Canada rules that gene-edited crops are not GM5 May 2023
The Canadian government has announced gene-edited seeds and plant materials will be not classified as genetically modified (GM) but considered as conventional, prompting both support and condemnation from different agri-food actors.
On 3 May, Canada’s minister of agriculture and agri-food, Marie-Claude Bibeau, that the Canadian Food Inspection Agency (CFIA) would go ahead with updated guidance for Part V of the country’s Seeds Regulations. According to these changes, which have been under consultation since 2021, gene-edited plant materials will not be classified as GM.
Gene editing, also known as genome editing, is a group of technologies through which genetic material is added, removed, or altered at particular locations in the native genome. Genetic modification involves introducing genetic material from a foreign organism.
“Plant breeding innovations allow new plant varieties to be developed more effectively and efficiently than through conventional breeding,” read a government statement. “This can benefit farmers and consumers by providing them with access to plants and seeds that are both safe for humans, animals, and the environment. These varieties can also be more resistant to extreme temperature, precipitation, and insects, helping us adapt to climate change, feed a growing population and keep food costs down for consumers.”
The government said it would also strengthen transparency measures for products of plant breeding innovation and invest in the Canadian organic standards to protect the integrity of the organic sector. Organic farmers may use conventional seeds but not gene-edited seeds.
Grains Council: ‘Helping Canada stay competitive on the global stage’
The announcement was welcomed by trade association, the Canada Grains Council, which said it would help Canada stay competitive on the global stage.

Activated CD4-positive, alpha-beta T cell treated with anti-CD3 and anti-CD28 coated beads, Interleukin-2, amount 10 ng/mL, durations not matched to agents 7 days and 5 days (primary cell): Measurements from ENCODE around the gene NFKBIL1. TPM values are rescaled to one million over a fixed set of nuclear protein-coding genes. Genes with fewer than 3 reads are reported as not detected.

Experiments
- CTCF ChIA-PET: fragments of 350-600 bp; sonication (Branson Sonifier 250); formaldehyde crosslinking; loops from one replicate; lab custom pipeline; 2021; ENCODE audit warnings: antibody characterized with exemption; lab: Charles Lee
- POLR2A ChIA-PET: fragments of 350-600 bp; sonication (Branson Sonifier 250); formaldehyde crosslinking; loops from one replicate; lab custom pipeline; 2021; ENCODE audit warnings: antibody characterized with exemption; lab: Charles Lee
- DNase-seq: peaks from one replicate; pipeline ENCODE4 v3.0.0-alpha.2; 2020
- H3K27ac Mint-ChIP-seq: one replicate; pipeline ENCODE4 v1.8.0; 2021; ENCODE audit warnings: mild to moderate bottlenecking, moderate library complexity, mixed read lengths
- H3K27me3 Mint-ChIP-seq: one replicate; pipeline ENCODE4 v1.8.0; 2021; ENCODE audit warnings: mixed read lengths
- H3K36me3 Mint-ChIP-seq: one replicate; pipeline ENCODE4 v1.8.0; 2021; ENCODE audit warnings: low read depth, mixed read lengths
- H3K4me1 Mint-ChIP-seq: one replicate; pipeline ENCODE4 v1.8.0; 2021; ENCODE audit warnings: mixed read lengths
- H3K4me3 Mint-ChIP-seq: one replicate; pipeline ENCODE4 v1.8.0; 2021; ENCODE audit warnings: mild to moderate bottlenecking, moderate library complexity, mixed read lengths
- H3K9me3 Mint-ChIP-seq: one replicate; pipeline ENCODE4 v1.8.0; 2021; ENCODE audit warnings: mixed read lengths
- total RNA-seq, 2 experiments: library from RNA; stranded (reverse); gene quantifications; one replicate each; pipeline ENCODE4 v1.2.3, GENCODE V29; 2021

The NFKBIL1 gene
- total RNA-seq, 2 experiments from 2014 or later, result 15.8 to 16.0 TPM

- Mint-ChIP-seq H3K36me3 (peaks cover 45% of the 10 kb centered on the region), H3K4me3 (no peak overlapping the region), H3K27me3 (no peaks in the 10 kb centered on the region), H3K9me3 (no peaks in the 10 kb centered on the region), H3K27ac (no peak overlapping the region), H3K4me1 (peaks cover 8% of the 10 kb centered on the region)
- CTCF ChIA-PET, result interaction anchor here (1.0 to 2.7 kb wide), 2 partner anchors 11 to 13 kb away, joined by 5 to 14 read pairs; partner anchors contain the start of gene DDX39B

Krista Thomas, vice president of seed innovation for the Canada Grains Council, said: “Many of our trading partners have already adopted similar science-based policies, and farmers outside of Canada have been growing gene edited crops since 2015. When we let the science be the core of regulatory decision making, we know that the end result can be trusted and is safe.”
Rick White, chair of the Canada Grains Council, said that gene-edited crops could help farmers adapt to changing climate conditions and pest pressures.
Opponents denounce the removal of corporate science safety checks
However, other groups opposed the new requirements. The Canadian Biotechnology Action Network (CBAN), a network of 15 groups opposed to GM, condemned the announcement, saying the federal government has allowed biotechnology companies free reign in the food system, removed safety checks on corporate science, and denied transparency to farmers and food companies.
“These genetically modified organisms will not go through any government approval process at Health Canada or the [Canadian Food Inspection Agency] CFIA but can be released onto the market by companies without any safety data submitted to the government. These GMOs can also be released without notifying the government or public,” said the CBAN.
“The result will be unknown GM foods and seeds on the market that have not be subject to any independent safety assessment.”
The Grains Council noted that 58 organisations representing over 190,000 Canadian farmers and actors in the grain and horticulture supply chain – such as BASF, Syngenta, and Bayer – had sent an open letter to the Prime Minister Justin Trudeau in January this year, “demonstrating the broad agriculture community’s support for the publication of CFIA’s guidance on plant breeding innovation”.
EU Court exemption for certain forms of mutagenesis
In 2018, the EU ruled that all gene-edited plants must be regulated through the European Union's GMO regime.
However, in February this year, the Court of Justice of the European Union (CJEU) allowed an exemption. It ruled that organisms obtained by the in vitro application of mutagenesis that has conventionally been used in a number of in vivo applications and has a long safety record are excluded from EU laws that restrict the use of GM.
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